“I guess they do sound like the best of all worlds in a number of senses,” she said. “We’ve got private capital coming into the system, governments thinking about outcomes, community organisations involved in delivery and there’s talk about collaboration and innovation and co-production, an investment approach, and there’s claims about what this does in terms of risk as well.”
But when it comes to the evidence, Dickinson agreed with the others. She points out there are less than 50 SIBs currently operating worldwide, and significant evidence to suggest they increase transaction costs, as suggested by Cowling and McLiesh.
“Personally, I have reservations about them as a model, and I haven’t been entirely swayed by the kind of evidence that exists so far today,” Dickinson said.
“I think … they’ve got very particular applications; they’re suitable for some contexts and not more broadly. One of my concerns in the enthusiasm for it as an idea is it will be taken up and applied in areas where it doesn’t necessarily make sense and isn’t entirely appropriate.”
The possibility of fixing the now equally famous “wicked problems” at the same time as exercising strict fiscal constraint is hard for political representatives anywhere to ignore. But Dickinson warns that these problems have underlying causes — such as entrenched socioeconomic disadvantage in specific locations — that SIBs do nothing to address.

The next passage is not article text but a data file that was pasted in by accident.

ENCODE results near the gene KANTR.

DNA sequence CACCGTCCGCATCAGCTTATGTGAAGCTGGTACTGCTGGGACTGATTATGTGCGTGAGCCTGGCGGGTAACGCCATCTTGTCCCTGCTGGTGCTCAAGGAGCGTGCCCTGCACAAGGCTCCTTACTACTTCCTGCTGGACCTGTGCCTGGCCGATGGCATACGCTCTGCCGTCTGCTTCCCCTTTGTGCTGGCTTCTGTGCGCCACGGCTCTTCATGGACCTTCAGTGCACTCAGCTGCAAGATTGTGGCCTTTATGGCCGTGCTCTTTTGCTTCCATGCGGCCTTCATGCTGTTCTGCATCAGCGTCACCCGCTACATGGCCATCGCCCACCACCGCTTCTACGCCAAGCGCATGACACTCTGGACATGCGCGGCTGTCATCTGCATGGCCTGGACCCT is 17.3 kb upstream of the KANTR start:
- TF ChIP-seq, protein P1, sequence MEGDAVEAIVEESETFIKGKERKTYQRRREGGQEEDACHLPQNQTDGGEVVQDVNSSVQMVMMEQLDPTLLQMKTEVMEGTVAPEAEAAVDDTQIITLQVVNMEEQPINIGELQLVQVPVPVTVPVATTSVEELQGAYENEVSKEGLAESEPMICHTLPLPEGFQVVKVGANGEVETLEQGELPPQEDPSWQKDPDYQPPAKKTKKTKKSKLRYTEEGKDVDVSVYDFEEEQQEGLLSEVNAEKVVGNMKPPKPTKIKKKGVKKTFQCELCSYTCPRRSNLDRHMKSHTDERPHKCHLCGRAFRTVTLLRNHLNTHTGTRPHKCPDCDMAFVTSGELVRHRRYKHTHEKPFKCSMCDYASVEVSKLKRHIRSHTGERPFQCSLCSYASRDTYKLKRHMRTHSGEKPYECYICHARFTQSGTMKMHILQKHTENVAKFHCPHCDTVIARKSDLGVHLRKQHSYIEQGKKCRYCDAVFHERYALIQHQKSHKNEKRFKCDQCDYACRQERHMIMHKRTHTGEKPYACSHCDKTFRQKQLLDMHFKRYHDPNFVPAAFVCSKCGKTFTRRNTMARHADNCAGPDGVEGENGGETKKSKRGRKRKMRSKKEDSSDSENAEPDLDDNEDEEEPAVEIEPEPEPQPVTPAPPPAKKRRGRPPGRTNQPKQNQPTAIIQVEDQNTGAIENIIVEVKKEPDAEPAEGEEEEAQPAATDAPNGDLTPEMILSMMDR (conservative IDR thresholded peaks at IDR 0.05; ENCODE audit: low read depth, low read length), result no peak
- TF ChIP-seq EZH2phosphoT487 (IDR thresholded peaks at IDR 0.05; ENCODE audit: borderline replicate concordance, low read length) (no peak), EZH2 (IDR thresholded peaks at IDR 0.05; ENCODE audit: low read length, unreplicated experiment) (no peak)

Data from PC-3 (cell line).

“Also, are there alternative models that we could use other than social impact bonds that would give us similar sorts of results? So are the results that you’re seeing … because of the social impact bonds, or is it because we’re starting to think about outcomes in a really serious way?
“When they work, is it the social bonds that are working, or is it the focus on outcomes?”
‘We did it to save Newpin’
Cowling added that UnitingCare was assisted in the complex job of getting the Newpin bond working by its significant size and financial weight, which allows it to invest in the research and innovation centre she leads. It applied for the NSW social bonds pilot because it was facing the decision to shut the program down in the absence of continuing government grant funding.
“We did it to save Newpin,” Cowling said. “We didn’t do it because we believed that social bonds were in any way ‘the answer’. There is no ‘the answer’ to gaps in social policy.”